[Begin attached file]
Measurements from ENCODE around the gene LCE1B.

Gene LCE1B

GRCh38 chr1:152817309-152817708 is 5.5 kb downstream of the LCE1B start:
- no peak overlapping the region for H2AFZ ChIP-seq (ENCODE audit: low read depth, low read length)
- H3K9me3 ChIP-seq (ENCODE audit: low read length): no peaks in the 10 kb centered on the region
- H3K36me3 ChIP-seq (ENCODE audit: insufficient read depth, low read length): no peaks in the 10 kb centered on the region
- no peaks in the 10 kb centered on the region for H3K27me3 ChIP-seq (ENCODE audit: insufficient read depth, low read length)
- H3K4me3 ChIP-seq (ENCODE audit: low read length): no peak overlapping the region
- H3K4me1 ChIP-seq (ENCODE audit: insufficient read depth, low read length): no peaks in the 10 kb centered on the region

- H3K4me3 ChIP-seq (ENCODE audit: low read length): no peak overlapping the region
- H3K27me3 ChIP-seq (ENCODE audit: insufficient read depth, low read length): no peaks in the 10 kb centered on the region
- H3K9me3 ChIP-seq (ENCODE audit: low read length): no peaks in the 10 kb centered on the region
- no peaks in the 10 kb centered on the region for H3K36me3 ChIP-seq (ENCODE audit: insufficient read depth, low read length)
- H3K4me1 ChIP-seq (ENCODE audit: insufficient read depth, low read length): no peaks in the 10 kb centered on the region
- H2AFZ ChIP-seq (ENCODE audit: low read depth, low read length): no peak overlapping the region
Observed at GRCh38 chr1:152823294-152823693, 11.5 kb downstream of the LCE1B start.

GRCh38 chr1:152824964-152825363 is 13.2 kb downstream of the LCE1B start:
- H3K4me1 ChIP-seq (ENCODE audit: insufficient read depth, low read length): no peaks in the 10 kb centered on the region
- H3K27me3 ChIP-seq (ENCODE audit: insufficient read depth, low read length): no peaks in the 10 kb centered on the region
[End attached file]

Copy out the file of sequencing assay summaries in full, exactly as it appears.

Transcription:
Measurements from ENCODE around the gene LCE1B.

Gene LCE1B

GRCh38 chr1:152817309-152817708 is 5.5 kb downstream of the LCE1B start:
- no peak overlapping the region for H2AFZ ChIP-seq (ENCODE audit: low read depth, low read length)
- H3K9me3 ChIP-seq (ENCODE audit: low read length): no peaks in the 10 kb centered on the region
- H3K36me3 ChIP-seq (ENCODE audit: insufficient read depth, low read length): no peaks in the 10 kb centered on the region
- no peaks in the 10 kb centered on the region for H3K27me3 ChIP-seq (ENCODE audit: insufficient read depth, low read length)
- H3K4me3 ChIP-seq (ENCODE audit: low read length): no peak overlapping the region
- H3K4me1 ChIP-seq (ENCODE audit: insufficient read depth, low read length): no peaks in the 10 kb centered on the region

- H3K4me3 ChIP-seq (ENCODE audit: low read length): no peak overlapping the region
- H3K27me3 ChIP-seq (ENCODE audit: insufficient read depth, low read length): no peaks in the 10 kb centered on the region
- H3K9me3 ChIP-seq (ENCODE audit: low read length): no peaks in the 10 kb centered on the region
- no peaks in the 10 kb centered on the region for H3K36me3 ChIP-seq (ENCODE audit: insufficient read depth, low read length)
- H3K4me1 ChIP-seq (ENCODE audit: insufficient read depth, low read length): no peaks in the 10 kb centered on the region
- H2AFZ ChIP-seq (ENCODE audit: low read depth, low read length): no peak overlapping the region
Observed at GRCh38 chr1:152823294-152823693, 11.5 kb downstream of the LCE1B start.

GRCh38 chr1:152824964-152825363 is 13.2 kb downstream of the LCE1B start:
- H3K4me1 ChIP-seq (ENCODE audit: insufficient read depth, low read length): no peaks in the 10 kb centered on the region
- H3K27me3 ChIP-seq (ENCODE audit: insufficient read depth, low read length): no peaks in the 10 kb centered on the region